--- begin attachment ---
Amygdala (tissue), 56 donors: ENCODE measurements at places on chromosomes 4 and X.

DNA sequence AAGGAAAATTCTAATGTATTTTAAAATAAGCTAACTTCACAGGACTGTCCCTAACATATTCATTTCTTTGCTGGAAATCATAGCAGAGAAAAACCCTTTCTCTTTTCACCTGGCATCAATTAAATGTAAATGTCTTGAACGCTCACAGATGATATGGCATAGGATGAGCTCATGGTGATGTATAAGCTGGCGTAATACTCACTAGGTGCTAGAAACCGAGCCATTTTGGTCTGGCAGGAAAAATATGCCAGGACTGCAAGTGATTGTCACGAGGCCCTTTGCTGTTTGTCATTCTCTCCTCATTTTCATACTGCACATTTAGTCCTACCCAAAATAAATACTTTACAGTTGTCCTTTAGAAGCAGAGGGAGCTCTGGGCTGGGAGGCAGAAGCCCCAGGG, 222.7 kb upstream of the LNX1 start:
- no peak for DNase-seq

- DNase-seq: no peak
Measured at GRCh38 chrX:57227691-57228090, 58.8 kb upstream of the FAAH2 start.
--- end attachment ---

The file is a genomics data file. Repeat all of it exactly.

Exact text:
Amygdala (tissue), 56 donors: ENCODE measurements at places on chromosomes 4 and X.

DNA sequence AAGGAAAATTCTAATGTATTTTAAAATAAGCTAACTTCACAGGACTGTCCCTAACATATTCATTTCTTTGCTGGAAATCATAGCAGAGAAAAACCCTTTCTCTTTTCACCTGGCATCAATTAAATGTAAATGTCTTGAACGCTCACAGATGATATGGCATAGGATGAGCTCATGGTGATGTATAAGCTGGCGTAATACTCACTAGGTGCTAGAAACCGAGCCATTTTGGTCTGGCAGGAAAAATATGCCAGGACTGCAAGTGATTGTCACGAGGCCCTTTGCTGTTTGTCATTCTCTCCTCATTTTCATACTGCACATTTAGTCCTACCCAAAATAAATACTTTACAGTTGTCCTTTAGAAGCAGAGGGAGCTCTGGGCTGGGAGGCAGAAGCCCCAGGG, 222.7 kb upstream of the LNX1 start:
- no peak for DNase-seq

- DNase-seq: no peak
Measured at GRCh38 chrX:57227691-57228090, 58.8 kb upstream of the FAAH2 start.